Home / National News / Mother of Fallen Trooper Receives Surprise Response from Late Son's Number

 

(NEW YORK) — While families all over prepare to reunite for the holiday season, Carole Adler is trying to adjust to the loss of her only son and best friend.

This May, Taylor Thyfault was training with the Colorado State Patrol when he was struck on the scene of an unrelated accident by a suspect evading police. He was pronounced dead at the scene, but he used his last moments to save someone else. Before he was hit, Taylor, 21, screamed at the tow truck driver on scene to get out of the way of the speeding suspect.

“He took his half a second to react [to the approaching car] to warn the tow truck driver to get out of the road,” his mother told ABC News.

Adler said she and her son were extremely close. They texted each other all the time, and Adler said that her son was texting her right before he was killed. When she heard what happened, she texted him immediately, with no response. In the months after Thyfault’s death, Adler said texting his phone kept her feeling close to him.

She never really considered that his number might be reassigned to someone else so soon after the accident — until she finally got a text back from his number. Taylor’s number had coincidentally ended up on the phone of a veteran officer who worked in the county where Thyfault was killed.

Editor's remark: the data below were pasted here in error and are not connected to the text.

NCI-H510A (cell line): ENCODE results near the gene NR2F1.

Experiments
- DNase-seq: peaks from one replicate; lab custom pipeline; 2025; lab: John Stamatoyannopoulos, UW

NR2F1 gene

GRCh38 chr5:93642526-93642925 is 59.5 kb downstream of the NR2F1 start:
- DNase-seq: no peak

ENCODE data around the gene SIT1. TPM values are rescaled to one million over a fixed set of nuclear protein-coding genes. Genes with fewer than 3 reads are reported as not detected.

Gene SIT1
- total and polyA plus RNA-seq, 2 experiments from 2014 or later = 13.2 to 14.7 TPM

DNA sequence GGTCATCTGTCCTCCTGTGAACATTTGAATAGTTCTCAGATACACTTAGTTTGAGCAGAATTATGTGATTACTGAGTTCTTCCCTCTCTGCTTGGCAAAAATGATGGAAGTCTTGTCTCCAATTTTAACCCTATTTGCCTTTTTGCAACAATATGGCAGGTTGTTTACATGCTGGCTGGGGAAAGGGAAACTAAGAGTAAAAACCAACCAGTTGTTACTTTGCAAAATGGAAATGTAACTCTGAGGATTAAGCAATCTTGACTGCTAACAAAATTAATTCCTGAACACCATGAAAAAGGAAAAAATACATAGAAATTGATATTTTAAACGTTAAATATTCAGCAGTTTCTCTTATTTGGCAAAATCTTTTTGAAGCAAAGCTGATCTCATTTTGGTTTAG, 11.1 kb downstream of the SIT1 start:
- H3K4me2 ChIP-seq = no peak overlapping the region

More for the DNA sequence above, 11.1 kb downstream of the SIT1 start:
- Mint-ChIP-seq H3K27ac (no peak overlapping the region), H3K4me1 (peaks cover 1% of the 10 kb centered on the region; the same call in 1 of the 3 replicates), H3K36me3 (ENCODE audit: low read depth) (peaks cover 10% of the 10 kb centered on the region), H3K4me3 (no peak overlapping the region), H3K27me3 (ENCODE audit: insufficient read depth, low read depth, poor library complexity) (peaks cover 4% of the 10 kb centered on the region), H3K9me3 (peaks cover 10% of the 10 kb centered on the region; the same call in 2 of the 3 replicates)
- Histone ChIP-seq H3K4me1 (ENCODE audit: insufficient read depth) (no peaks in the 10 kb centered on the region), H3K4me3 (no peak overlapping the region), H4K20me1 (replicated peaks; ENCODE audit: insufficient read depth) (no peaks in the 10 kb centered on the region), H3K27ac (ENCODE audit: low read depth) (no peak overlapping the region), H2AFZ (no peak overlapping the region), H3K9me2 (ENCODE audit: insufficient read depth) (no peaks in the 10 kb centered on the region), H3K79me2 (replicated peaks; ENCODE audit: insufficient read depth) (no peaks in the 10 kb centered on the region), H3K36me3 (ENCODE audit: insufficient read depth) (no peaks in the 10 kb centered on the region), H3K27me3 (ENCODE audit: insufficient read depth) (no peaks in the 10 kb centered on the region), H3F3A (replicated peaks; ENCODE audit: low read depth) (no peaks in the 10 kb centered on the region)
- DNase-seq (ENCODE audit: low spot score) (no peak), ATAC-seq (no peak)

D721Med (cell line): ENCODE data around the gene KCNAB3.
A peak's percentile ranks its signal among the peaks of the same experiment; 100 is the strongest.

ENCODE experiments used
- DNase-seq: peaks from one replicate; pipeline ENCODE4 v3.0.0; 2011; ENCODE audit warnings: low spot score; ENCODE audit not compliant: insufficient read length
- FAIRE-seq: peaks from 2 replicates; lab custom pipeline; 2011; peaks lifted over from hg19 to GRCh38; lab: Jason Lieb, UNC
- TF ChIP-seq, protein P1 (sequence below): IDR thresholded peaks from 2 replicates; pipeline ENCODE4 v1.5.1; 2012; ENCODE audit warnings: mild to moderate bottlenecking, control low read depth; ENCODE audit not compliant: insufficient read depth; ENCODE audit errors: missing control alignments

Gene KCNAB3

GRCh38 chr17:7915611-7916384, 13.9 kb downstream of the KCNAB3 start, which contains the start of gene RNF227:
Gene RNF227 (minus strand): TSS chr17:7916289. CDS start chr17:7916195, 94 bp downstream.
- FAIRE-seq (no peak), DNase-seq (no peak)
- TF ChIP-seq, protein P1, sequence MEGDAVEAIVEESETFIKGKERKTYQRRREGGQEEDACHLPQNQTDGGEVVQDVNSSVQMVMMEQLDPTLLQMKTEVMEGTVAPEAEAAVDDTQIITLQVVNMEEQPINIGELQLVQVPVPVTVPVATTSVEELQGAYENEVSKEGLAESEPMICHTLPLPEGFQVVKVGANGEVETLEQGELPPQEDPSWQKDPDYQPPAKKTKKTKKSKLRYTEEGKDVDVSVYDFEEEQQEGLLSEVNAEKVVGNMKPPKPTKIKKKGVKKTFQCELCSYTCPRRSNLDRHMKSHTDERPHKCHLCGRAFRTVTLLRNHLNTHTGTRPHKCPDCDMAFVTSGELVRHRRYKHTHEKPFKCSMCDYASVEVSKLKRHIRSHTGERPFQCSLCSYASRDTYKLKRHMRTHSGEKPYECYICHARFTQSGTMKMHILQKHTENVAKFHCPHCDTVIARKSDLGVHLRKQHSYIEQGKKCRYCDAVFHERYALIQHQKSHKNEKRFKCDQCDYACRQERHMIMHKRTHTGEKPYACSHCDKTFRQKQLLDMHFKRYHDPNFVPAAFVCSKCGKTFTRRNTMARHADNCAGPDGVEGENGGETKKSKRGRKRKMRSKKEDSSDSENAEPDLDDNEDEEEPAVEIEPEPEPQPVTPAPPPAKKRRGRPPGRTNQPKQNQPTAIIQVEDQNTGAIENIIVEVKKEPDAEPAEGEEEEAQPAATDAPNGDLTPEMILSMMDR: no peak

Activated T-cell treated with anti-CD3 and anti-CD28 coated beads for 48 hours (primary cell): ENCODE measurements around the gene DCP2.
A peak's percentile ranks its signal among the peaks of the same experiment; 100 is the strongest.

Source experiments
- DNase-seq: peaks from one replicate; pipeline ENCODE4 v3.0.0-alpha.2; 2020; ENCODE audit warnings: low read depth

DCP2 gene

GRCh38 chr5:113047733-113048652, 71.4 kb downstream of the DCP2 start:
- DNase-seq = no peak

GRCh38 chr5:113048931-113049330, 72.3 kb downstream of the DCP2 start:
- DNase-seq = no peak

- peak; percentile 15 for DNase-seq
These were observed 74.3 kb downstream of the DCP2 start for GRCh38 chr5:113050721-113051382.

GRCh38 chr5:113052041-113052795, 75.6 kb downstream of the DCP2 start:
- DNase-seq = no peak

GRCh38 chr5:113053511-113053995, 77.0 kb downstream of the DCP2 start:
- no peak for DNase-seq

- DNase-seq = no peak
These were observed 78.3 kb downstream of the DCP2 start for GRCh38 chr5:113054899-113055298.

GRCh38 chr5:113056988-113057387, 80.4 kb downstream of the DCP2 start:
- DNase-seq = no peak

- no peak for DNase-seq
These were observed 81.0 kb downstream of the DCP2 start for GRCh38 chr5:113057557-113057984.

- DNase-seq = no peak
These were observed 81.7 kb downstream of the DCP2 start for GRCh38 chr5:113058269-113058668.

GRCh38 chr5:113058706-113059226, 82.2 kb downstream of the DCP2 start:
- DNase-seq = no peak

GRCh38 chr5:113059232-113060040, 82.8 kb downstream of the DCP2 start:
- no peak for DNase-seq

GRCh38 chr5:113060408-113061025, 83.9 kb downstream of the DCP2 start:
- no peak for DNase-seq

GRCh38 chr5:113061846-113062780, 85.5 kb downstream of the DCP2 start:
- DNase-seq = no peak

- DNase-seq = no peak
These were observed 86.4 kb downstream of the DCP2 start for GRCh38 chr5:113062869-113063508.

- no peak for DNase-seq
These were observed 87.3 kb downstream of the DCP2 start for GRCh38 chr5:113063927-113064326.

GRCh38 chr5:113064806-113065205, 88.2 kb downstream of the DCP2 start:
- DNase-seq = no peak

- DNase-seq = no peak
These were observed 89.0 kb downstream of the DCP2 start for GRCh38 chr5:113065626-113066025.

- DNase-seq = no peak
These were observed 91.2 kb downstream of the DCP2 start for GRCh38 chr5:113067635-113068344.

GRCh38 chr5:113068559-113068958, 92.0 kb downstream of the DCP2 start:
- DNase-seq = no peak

Sergeant Kell Husley got a new phone number this August and ignored the first couple of texts from Adler, which he assumed were accidentally sent to the wrong number. “Then I got one that was really heartfelt and I knew that this is somebody who doesn’t know I have this phone,” Husley said.

When Husley found out who Adler was, he offered to change his number — but Adler said she felt the fact that Thyfault’s number had been reassigned to someone with the job he one day hoped to have was fate. “I am honored that a police officer of your credentials has [Thyfault’s] number,” Adler texted him. “You’re doing the things he wanted to do.”

Though they’ve never met, Adler still texts Husley every couple of days, instructing him to stay safe.

As Adler prepares to see her son’s name added to a national memorial to fallen officers next year, she said it feels bittersweet.

“I just want to text him and tell him I’m so proud, it’s a knee-jerk reaction because we were that close,” she said.

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